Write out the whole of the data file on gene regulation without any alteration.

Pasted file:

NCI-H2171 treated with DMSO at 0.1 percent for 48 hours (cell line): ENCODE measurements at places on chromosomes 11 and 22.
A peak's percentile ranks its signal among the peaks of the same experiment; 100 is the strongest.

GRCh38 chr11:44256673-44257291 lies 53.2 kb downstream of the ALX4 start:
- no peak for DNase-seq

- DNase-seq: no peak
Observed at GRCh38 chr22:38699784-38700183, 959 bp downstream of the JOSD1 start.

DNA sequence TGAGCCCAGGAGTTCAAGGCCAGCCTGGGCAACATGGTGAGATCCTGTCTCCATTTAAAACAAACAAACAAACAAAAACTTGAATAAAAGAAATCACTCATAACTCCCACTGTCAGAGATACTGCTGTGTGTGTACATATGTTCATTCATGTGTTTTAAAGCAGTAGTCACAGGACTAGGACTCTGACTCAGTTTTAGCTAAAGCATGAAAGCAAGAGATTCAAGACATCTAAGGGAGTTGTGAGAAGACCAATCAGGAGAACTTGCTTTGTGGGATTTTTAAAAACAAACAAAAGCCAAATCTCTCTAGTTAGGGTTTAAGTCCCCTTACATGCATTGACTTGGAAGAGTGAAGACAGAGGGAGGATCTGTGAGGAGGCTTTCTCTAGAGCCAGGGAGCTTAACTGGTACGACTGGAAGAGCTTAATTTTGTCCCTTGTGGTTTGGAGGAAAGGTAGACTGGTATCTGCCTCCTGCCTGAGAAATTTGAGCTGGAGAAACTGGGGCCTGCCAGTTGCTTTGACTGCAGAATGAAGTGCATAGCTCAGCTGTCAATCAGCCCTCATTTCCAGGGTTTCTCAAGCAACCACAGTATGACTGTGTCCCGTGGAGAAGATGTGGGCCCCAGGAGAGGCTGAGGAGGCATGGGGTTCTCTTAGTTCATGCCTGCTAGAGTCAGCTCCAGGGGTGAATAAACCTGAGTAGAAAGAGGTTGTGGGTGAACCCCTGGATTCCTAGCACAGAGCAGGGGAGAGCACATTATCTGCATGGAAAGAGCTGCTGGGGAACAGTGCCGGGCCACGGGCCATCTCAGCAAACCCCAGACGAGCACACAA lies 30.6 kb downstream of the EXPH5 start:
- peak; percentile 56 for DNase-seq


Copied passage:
NCI-H2171 treated with DMSO at 0.1 percent for 48 hours (cell line): ENCODE measurements at places on chromosomes 11 and 22.
A peak's percentile ranks its signal among the peaks of the same experiment; 100 is the strongest.

GRCh38 chr11:44256673-44257291 lies 53.2 kb downstream of the ALX4 start:
- no peak for DNase-seq

- DNase-seq: no peak
Observed at GRCh38 chr22:38699784-38700183, 959 bp downstream of the JOSD1 start.

DNA sequence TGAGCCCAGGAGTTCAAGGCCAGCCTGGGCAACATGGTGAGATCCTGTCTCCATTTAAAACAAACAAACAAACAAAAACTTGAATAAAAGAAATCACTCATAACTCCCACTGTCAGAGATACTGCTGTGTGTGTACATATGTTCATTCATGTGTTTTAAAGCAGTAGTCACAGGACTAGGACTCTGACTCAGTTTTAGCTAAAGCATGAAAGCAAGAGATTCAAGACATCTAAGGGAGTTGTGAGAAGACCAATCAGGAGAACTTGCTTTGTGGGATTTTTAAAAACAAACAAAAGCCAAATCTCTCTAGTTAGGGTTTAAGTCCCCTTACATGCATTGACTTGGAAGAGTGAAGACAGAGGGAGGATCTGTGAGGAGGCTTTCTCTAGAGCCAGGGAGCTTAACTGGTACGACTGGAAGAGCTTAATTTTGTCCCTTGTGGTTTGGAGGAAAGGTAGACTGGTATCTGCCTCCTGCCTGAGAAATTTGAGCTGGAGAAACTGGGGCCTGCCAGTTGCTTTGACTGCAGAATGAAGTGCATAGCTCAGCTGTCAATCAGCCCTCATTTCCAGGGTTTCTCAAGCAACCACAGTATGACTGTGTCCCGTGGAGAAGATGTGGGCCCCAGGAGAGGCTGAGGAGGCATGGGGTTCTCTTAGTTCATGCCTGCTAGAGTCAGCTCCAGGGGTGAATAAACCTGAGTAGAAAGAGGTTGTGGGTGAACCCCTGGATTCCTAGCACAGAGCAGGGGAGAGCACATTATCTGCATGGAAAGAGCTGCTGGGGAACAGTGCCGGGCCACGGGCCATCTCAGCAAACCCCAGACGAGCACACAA lies 30.6 kb downstream of the EXPH5 start:
- peak; percentile 56 for DNase-seq